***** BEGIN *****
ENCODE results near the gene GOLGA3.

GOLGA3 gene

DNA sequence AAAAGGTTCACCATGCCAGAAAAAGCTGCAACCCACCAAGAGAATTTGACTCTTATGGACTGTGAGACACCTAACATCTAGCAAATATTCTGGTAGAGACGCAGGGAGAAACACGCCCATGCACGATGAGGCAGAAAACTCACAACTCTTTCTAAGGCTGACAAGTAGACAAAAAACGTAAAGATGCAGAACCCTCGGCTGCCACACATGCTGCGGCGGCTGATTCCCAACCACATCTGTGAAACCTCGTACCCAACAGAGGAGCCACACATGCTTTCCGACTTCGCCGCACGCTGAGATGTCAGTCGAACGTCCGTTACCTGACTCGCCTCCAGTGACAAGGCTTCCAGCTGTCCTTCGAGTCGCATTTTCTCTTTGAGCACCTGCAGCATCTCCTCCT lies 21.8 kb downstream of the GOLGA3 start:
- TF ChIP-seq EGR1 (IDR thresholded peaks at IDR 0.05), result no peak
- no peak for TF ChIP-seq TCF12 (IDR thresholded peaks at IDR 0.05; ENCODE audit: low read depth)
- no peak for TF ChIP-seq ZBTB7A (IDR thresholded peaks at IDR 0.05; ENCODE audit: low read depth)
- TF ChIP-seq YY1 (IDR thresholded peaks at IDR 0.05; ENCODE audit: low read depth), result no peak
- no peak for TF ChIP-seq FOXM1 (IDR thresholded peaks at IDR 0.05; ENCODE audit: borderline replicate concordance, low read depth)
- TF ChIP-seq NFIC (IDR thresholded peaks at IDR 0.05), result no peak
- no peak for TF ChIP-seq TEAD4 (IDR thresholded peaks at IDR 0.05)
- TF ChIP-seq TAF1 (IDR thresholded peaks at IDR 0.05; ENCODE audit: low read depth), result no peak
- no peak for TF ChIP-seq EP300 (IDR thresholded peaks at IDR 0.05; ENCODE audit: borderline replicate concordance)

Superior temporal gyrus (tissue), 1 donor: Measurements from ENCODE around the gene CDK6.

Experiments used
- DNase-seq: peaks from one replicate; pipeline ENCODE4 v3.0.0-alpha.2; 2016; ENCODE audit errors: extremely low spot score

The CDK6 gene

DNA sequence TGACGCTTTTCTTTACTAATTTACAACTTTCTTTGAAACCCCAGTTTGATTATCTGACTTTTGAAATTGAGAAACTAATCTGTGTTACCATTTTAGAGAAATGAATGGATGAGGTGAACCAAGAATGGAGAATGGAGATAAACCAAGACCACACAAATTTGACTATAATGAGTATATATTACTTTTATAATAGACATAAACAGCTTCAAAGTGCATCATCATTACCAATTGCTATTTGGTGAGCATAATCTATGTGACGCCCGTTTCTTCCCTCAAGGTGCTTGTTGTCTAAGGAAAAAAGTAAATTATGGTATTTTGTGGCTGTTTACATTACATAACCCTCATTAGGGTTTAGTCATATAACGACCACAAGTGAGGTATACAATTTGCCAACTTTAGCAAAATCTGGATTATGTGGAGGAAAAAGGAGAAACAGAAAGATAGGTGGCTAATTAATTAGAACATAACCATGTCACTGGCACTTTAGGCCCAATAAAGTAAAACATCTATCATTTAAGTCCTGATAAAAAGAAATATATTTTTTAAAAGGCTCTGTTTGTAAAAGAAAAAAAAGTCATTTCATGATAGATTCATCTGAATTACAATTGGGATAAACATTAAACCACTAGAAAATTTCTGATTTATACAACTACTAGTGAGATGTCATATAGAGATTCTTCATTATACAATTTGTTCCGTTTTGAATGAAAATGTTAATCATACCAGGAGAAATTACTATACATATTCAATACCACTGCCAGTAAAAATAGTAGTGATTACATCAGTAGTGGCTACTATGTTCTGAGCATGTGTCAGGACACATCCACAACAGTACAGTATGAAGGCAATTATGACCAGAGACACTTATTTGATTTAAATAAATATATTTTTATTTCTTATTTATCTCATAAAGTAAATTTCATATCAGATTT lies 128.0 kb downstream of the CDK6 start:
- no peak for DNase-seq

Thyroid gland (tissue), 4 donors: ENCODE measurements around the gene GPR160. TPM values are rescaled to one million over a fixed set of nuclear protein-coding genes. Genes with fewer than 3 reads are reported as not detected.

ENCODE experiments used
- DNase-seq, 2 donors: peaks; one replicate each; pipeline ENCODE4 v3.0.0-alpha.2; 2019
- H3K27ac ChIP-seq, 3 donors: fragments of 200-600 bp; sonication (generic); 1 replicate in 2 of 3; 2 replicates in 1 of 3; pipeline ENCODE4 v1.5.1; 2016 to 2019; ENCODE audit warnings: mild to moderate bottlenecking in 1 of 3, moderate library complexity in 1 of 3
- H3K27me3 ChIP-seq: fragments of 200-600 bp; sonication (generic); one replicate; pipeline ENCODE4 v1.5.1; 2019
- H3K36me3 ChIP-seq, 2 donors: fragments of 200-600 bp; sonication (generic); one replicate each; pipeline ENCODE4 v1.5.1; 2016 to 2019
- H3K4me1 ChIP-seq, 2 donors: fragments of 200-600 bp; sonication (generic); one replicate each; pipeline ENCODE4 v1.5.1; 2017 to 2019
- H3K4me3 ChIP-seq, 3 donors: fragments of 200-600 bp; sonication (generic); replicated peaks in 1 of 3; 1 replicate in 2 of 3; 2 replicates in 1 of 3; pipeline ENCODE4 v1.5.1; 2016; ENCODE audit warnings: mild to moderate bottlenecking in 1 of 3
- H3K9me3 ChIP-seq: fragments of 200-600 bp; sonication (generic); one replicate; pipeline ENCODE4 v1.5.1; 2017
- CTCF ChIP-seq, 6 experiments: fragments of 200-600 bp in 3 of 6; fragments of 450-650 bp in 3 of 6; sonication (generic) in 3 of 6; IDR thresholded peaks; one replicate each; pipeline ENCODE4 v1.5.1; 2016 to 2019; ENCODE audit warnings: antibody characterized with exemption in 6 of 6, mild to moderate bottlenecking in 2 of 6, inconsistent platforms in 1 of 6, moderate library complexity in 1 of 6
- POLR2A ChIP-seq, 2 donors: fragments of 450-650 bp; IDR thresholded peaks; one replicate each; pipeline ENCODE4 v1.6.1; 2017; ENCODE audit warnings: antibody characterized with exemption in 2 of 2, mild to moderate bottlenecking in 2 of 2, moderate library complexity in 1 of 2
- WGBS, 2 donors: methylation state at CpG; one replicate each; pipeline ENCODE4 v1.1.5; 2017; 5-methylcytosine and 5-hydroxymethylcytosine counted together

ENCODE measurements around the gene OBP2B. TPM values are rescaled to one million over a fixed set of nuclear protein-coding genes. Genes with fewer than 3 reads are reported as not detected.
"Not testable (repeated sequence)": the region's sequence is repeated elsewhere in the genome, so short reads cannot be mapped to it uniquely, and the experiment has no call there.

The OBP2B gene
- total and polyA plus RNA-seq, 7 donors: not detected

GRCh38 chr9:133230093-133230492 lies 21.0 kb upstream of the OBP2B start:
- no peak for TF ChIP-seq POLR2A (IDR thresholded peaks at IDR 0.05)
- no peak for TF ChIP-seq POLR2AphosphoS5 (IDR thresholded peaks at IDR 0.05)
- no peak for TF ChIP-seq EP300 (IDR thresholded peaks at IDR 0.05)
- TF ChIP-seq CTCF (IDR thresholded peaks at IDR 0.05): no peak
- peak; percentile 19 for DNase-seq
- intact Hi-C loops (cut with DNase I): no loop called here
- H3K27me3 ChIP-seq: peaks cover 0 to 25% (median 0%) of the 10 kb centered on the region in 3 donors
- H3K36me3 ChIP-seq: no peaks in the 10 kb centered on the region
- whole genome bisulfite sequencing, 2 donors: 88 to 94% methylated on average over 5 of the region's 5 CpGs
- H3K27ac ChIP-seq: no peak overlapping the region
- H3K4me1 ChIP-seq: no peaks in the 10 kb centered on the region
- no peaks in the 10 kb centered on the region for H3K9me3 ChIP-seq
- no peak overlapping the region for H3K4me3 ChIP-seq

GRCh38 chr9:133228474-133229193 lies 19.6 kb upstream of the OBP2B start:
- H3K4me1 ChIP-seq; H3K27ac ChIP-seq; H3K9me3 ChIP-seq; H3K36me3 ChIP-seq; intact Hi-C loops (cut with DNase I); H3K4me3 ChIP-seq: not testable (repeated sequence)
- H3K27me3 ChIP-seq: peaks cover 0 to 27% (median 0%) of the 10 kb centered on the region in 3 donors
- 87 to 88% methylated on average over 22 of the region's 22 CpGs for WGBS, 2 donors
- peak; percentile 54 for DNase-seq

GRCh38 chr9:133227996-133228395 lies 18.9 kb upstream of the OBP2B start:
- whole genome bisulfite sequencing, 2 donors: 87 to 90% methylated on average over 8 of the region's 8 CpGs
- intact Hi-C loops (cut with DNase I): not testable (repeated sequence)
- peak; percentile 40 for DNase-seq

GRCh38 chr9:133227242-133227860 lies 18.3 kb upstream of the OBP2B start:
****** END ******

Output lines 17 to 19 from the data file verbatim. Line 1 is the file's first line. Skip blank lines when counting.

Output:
DNA sequence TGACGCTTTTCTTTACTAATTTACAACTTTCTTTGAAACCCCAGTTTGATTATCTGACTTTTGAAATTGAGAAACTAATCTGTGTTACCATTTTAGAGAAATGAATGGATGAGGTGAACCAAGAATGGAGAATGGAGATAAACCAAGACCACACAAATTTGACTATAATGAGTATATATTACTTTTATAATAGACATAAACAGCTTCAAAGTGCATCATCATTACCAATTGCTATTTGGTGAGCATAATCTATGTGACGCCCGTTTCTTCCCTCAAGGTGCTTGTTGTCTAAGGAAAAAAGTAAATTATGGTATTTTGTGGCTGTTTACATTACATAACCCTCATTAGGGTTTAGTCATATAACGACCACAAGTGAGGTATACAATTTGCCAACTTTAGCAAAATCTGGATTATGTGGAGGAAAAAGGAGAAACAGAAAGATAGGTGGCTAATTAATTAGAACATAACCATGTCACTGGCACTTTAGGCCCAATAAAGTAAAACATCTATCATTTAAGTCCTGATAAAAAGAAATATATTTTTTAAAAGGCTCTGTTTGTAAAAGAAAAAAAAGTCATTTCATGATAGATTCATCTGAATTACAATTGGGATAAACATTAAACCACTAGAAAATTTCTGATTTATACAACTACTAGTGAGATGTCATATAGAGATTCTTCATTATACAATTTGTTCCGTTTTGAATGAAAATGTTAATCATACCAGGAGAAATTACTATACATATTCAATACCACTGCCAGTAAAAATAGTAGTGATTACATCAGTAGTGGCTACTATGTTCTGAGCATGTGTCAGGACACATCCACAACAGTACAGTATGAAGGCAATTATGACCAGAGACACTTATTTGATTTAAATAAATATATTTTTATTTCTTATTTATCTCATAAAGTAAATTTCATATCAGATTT lies 128.0 kb downstream of the CDK6 start:
- no peak for DNase-seq

Thyroid gland (tissue), 4 donors: ENCODE measurements around the gene GPR160. TPM values are rescaled to one million over a fixed set of nuclear protein-coding genes. Genes with fewer than 3 reads are reported as not detected.